- Paperback: 448 pages
- Publisher: UK General Books (April 16 2003)
- Language: English
- ISBN-10: 0006531466
- ISBN-13: 978-0006531463
- Product Dimensions: 12.9 x 2.4 x 19.8 cm
- Shipping Weight: 240 g
- Average Customer Review: 5 customer reviews
- Amazon Bestsellers Rank: #1,080,645 in Books (See Top 100 in Books)
Napoleon His Wives And Women Paperback – Apr 16 2003
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It's well known that Napoleon Bonaparte had a huge appetite for power: Christopher Hibbert's Napoleon: His Wives and Women reminds us of his great ardour for the opposite sex as well. Twice-married (to Josephine de Beauharnais in 1796, and to Marie Louise of Austria in 1811) Napoleon was also a serial philanderer, rarely without a lover until ill and apparently impotent in exile at the end of his life. This is the latest in a long line of Hibbert's "personal histories" of (mostly) 19th-century famous figures. He displays, once more, his skill at getting beneath the skin of his subjects and in this case revealing the moody temperament and possessive libido of the French conqueror.
Hibbert accounts for not only Napoleon's mistresses and marriages, but also his formative relationship with his mother and with his sisters, and he also describes the many women (from maids to society hostesses) who came into Napoleon's orbit, as confidants, carers and commentators. This is a compendious account of Napoleon's private life (much of which was inevitably public too), underpinned by a secure hold on the military history of the first empire. What it all adds up to, that is, what part all these women played in the rise and fall of Napoleon, Hibbert seems reluctant to say, eschewing both psychological and sexual speculation. At the end of this poised and highly readable study, we are left only with Napoleon's somewhat jaundiced and weary conclusion that women "belong to the highest bidder". --Miles Taylor --This text refers to an out of print or unavailable edition of this title.
From Publishers Weekly
Hibbert is both eclectic and prolific, and his energies are hardly flagging; in the last few years, he has produced well-regarded biographies of Wellington, Queen Victoria and George III. Hibbert has a talent for visiting old ground with a fresh eye, and as he crosses the Channel, he does not disappoint. The Napoleon who emerges is not the victor, the emperor nor even the hero brought low, but the man as revealed in his relations with the numerous women in his life: his wives, his mistresses, his sisters and his mother. It is, on the whole, not a pretty sight. Napoleon was often crude, rude, insulting and even violent toward women, some of whom unaccountably found him irresistible. Marie Walewska, the teenaged wife of a Polish count offered to Napoleon to avert the destruction of Poland, fainted at their first private encounter and was raped while unconscious. Still, she appears to have fallen in love with him, and bore his child. Poland, however, was not saved. Napoleon demanded that he be first in the heart of any woman close to him and was ruthless when he detected divided loyalties. He upbraided his stepdaughter, Hortense, for mourning the death of her little boy excessively, and saw to it that Mme. Rcamier's banker husband was ruined and she herself banished because she virtuously preferred her husband to him. Through all of this, Hibbert remains studiously nonjudgmental, allowing readers to form their own conclusions about the character of the great man. 16 pages color, 8 pages b&w illus. not seen by PW.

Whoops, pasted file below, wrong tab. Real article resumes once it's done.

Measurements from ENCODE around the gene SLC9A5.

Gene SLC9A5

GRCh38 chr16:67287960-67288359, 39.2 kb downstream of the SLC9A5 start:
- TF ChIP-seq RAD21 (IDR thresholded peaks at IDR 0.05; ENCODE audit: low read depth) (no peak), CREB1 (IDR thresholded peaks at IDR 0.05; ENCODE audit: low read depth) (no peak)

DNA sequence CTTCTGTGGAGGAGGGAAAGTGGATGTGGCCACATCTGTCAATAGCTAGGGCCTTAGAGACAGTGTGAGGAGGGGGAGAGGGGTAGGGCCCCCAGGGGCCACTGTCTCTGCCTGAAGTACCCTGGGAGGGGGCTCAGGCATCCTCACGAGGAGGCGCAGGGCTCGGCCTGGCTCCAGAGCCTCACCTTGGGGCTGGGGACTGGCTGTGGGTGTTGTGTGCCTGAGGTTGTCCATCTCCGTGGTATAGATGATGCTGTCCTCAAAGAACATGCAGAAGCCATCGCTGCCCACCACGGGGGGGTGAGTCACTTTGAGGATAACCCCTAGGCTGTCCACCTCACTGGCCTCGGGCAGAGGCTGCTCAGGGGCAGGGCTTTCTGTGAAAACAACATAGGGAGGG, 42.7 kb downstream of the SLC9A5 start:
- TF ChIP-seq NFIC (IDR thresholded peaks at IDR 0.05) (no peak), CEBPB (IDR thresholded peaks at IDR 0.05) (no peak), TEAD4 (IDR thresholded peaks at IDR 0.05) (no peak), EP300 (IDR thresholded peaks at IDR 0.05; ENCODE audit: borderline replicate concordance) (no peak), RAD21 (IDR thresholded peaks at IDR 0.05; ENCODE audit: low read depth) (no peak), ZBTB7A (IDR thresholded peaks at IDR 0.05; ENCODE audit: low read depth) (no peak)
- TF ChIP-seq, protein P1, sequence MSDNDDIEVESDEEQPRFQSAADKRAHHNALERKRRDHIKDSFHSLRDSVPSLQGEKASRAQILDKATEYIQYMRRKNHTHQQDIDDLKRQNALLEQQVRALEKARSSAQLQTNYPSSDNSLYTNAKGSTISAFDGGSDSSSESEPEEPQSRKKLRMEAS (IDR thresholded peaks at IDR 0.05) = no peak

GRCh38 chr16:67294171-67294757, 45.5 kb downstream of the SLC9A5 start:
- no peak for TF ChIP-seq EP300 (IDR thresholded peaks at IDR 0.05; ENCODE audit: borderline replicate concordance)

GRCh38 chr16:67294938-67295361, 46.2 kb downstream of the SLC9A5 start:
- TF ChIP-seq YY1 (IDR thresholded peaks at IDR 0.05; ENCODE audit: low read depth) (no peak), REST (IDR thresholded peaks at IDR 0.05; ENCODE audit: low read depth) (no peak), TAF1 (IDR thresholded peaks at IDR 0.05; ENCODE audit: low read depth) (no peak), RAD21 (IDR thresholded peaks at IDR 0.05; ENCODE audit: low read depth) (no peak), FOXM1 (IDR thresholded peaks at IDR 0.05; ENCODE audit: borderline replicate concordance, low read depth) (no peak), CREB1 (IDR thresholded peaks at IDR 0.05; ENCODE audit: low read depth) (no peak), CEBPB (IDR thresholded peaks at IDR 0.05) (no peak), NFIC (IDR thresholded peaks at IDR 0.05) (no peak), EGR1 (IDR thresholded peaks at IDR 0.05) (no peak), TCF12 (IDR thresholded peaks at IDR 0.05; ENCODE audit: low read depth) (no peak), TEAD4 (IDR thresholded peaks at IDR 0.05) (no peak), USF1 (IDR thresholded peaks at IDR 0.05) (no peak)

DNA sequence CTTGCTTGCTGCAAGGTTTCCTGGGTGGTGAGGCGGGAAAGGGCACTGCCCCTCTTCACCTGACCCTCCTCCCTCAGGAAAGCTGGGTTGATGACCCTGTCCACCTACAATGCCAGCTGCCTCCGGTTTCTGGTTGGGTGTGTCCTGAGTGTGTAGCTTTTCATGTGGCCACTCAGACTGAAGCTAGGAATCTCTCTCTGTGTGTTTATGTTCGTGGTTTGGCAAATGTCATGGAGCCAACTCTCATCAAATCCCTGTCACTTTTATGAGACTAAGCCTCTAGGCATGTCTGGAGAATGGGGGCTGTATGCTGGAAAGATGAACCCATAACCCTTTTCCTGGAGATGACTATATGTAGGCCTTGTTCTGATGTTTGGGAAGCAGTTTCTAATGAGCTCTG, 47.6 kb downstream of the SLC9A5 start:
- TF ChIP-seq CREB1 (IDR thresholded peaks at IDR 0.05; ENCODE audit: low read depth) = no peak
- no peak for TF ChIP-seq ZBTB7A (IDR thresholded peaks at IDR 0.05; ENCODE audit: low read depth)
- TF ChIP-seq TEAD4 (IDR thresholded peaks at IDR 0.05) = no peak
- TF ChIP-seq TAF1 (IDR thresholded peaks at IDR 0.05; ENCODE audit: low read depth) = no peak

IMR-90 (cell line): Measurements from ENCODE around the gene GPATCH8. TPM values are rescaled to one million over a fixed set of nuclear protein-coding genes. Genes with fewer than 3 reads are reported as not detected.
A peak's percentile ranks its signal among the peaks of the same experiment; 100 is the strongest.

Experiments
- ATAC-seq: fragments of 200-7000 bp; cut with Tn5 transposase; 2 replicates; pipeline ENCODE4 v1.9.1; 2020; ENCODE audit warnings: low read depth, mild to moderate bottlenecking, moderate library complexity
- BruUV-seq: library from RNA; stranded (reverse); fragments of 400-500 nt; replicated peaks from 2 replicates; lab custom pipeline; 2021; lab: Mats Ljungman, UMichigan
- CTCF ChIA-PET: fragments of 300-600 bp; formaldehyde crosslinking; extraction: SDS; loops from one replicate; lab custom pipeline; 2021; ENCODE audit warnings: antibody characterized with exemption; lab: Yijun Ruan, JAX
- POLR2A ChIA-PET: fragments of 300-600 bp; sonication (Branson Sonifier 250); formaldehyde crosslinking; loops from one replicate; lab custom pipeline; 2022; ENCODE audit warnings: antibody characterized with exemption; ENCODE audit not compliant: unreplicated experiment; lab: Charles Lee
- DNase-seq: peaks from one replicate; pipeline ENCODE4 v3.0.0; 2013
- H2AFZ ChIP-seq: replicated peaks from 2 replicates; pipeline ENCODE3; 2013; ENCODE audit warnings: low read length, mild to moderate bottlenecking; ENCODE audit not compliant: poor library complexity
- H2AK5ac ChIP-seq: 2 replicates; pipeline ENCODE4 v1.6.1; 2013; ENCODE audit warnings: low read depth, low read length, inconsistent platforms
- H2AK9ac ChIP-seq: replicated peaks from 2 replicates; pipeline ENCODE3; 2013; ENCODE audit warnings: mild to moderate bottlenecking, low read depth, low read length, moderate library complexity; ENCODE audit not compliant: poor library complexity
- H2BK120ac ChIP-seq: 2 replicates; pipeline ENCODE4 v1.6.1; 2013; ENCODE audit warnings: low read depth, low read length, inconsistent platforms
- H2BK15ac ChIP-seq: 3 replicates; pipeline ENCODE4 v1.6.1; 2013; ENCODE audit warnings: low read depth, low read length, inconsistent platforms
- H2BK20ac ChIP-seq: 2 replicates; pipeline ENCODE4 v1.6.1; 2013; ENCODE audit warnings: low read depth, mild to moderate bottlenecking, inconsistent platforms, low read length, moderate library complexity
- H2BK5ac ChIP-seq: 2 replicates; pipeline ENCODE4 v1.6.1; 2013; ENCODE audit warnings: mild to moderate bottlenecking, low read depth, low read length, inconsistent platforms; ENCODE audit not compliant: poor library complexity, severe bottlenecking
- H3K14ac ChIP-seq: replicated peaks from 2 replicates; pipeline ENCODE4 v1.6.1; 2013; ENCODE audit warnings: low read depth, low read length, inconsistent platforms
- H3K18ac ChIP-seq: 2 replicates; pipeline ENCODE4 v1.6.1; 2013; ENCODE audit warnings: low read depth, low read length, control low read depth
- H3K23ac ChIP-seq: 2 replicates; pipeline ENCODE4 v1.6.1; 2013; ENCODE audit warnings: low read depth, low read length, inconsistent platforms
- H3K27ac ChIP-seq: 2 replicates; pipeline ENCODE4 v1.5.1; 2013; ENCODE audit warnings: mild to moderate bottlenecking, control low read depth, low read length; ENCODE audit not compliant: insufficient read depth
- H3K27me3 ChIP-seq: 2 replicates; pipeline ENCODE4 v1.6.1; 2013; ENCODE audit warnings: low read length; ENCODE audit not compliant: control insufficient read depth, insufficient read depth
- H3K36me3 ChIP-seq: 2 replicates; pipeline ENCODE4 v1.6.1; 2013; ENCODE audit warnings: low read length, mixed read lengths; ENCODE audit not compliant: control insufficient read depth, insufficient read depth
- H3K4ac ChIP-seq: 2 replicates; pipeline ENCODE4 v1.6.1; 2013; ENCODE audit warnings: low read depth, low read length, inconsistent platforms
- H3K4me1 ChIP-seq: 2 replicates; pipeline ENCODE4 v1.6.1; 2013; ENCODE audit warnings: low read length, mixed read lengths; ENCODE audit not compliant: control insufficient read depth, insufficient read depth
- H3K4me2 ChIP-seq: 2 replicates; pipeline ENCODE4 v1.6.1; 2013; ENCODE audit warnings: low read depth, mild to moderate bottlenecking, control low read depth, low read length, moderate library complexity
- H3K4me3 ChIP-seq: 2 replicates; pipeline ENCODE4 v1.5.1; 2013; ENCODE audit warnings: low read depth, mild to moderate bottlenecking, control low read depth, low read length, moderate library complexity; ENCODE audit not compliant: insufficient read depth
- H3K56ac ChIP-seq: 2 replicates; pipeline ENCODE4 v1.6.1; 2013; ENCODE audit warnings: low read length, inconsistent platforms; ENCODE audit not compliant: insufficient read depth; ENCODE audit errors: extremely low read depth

Copyright 2002 Reed Business Information, Inc. --This text refers to an out of print or unavailable edition of this title.
Top customer reviews
Mr. Hibbert gives the reader a balance of the negative and the positive attributes that made up the complex, enigmatic Napoleon. My only negative was that he seemed to whiz through the telling of Waterloo.
This book would probably be most worthwhile for someone looking for a different aspect in the enormous collection of writings about Napoleon available today.
It is fun to read, and informative in its own limited way. If you are expecting a comprehensive examination of the Napoleonic Era, then this is not the book for you. Its very subject matter leaves it somewhat restricted. However it is worth reading nonetheless. It may add a dimension to Napoléon that was previously unknown to you.
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